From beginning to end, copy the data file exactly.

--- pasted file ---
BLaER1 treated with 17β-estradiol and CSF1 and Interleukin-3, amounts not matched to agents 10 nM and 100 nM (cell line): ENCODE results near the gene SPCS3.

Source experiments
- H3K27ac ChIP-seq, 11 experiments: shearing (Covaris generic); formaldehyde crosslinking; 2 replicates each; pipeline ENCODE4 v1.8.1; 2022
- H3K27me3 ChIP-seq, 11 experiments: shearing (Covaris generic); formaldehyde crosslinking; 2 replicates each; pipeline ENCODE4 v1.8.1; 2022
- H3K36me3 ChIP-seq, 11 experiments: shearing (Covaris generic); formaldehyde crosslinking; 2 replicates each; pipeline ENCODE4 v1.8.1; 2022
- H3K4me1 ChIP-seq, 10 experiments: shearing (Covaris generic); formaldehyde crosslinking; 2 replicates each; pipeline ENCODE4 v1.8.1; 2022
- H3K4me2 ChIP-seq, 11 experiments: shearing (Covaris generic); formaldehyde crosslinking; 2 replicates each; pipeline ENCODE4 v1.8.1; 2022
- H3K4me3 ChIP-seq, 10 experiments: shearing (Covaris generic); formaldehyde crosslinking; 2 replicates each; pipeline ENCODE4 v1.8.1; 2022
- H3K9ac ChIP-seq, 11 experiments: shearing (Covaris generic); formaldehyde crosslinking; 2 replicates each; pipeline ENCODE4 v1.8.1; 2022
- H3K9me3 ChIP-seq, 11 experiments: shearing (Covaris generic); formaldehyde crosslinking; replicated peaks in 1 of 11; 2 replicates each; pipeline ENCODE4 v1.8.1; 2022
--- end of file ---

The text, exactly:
BLaER1 treated with 17β-estradiol and CSF1 and Interleukin-3, amounts not matched to agents 10 nM and 100 nM (cell line): ENCODE results near the gene SPCS3.

Source experiments
- H3K27ac ChIP-seq, 11 experiments: shearing (Covaris generic); formaldehyde crosslinking; 2 replicates each; pipeline ENCODE4 v1.8.1; 2022
- H3K27me3 ChIP-seq, 11 experiments: shearing (Covaris generic); formaldehyde crosslinking; 2 replicates each; pipeline ENCODE4 v1.8.1; 2022
- H3K36me3 ChIP-seq, 11 experiments: shearing (Covaris generic); formaldehyde crosslinking; 2 replicates each; pipeline ENCODE4 v1.8.1; 2022
- H3K4me1 ChIP-seq, 10 experiments: shearing (Covaris generic); formaldehyde crosslinking; 2 replicates each; pipeline ENCODE4 v1.8.1; 2022
- H3K4me2 ChIP-seq, 11 experiments: shearing (Covaris generic); formaldehyde crosslinking; 2 replicates each; pipeline ENCODE4 v1.8.1; 2022
- H3K4me3 ChIP-seq, 10 experiments: shearing (Covaris generic); formaldehyde crosslinking; 2 replicates each; pipeline ENCODE4 v1.8.1; 2022
- H3K9ac ChIP-seq, 11 experiments: shearing (Covaris generic); formaldehyde crosslinking; 2 replicates each; pipeline ENCODE4 v1.8.1; 2022
- H3K9me3 ChIP-seq, 11 experiments: shearing (Covaris generic); formaldehyde crosslinking; replicated peaks in 1 of 11; 2 replicates each; pipeline ENCODE4 v1.8.1; 2022